I've commented in the past about how ROBO-ONE builders treat their robot creations as if they were children. There is no better example than the amazing acrobatic rescue that Morinaga-san executed this afternoon during the ROBO-ONE qualifying sprint practice session to save his Metallic Fighter humanoid robot from crashing on the floor.
My all time favorite humanoid robot competition, the Wonderful Robot Carnival, is scheduled for this Sunday, July 15th, in the Takao area of Tokyo. Unfortunately I'm currently in New York and won't get back to Japan until late next week. However, the competition will be streamed real-time via the event's official UStream channel.
Via: わんだほー ろぼっと か～にばる
Nao Maru's ROBO-ONE champion robot, Great King Kizer, caused a real stir after it earned the Best of Show award at RoboGames 2012 last April. Ever since he brought home the Gold Medal, Maru has received endless questions about his design and competition strategies.
One of the most frequently asked questions, especially from the foreign press, was, "How hard can King Kizer actually punch?* Never one to duck a challenge, Maru decided to King Kizer's power is just as strong as human karate fighters several times his height and weight.
Via: King Kizer Videos
The rules for the next ROBO-ONE Humanoid Robot competition have been released. There are no substantial changes to the rules, though the latest revision includes a new provision prohibiting the use of 'hooks'.
In other words, builders can't design robot appendages that would deliberately hook behind their opponents or get entangled in opponents wiring cables. This does not rule out the use of grippers or techniques that involve grabbing or hugging opponents.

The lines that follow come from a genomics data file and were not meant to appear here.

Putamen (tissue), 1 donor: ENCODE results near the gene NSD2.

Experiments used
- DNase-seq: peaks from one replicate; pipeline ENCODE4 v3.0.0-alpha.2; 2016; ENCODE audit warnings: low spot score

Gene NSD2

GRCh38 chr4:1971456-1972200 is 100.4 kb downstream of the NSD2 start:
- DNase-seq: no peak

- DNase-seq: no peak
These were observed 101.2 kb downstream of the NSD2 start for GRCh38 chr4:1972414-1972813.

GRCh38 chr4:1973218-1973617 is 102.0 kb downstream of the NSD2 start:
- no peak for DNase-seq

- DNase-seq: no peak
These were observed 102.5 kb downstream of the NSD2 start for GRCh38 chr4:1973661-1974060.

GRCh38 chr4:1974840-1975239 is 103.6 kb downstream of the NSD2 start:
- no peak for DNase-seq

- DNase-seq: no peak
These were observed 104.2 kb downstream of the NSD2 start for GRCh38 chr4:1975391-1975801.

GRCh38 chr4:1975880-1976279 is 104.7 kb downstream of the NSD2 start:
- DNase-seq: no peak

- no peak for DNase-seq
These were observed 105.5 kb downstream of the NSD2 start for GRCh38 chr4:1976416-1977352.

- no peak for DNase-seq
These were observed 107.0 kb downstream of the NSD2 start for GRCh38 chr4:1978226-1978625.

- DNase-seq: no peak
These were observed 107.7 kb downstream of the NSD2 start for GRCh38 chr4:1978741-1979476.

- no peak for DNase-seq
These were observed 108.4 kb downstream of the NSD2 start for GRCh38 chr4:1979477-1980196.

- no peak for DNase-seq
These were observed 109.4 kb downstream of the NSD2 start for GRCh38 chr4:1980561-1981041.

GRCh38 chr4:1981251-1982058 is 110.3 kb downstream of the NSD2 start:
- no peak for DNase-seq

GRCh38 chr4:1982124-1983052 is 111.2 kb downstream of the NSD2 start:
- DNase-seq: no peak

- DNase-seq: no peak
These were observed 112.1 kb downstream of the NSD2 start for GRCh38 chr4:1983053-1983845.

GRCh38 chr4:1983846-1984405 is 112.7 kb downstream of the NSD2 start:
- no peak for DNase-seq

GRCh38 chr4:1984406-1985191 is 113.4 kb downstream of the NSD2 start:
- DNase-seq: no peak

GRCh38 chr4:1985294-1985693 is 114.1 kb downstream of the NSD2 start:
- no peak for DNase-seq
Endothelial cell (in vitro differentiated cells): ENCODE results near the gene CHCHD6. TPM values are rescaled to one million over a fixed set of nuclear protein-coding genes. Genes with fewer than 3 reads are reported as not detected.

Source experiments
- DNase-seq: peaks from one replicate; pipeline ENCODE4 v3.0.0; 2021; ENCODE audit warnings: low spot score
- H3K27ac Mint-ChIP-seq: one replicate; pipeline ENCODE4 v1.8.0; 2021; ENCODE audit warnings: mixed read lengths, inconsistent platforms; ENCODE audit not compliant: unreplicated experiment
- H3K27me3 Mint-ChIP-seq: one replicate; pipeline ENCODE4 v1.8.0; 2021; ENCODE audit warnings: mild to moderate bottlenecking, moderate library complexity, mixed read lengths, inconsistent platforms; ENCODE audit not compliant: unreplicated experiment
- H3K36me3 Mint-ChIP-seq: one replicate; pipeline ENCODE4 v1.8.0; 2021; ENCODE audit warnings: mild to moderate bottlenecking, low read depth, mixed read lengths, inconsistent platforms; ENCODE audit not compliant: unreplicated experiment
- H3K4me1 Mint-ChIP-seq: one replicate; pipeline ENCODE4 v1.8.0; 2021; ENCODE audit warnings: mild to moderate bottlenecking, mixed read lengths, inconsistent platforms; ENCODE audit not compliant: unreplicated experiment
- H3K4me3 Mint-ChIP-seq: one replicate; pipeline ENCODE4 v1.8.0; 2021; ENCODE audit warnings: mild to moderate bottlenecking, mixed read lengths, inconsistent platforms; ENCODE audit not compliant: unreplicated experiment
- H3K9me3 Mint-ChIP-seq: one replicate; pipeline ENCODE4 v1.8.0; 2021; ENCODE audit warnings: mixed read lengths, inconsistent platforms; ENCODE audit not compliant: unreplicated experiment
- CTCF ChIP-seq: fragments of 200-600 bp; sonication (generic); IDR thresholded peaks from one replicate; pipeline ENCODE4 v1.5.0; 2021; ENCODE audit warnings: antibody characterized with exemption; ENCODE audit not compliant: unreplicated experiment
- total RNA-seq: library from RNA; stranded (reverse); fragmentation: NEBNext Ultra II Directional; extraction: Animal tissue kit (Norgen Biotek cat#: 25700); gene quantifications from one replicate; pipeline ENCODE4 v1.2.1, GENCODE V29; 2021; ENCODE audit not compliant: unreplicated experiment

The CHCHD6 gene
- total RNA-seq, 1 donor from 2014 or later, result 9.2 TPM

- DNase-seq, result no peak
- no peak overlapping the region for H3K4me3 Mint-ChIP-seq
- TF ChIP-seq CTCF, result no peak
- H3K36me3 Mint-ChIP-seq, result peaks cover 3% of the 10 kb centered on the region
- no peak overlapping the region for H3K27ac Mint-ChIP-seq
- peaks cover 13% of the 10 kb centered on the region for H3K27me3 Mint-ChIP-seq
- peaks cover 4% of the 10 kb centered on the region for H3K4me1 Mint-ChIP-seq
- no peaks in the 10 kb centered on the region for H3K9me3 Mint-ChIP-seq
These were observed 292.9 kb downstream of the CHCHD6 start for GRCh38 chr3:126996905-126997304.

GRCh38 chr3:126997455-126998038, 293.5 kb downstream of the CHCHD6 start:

For most builders this doesn't represent much of a problem, though it may be a challenge to some aggressive competitors. I'm not sure how the new rule will apply to robots like King Kizer that have unique arm/hand designs.
The ROBO-ONE 21 competition is scheduled for September 1st/2nd, but the venue hasn't been announced yet.
Via: ROBO-ONE 21 Rules (pdf)
Naoki Maru and Jay Jay Napalan
Maru is a key part of the Robot Japan team and the designer of ROBO-ONE champion humanoid robot King Kizer. Napaplan is a talented professional photographer, software developer, and an active member of the Aldebaran NAO Robot Developers Program.
The ROBO-ONE Light series of competitions was developed to encourage novice humanoid robot builders to participate in the ROBO-ONE initiative. In other words, the ROBO-ONE organizers wanted to attract "new blood" and revitalize the movement.
All of the robots have to be based on robot kits from a list of authorized manufacturers and models. However, many of the builders have heavily modified the hardware and software to give them a bigger competitive advantage in the ring.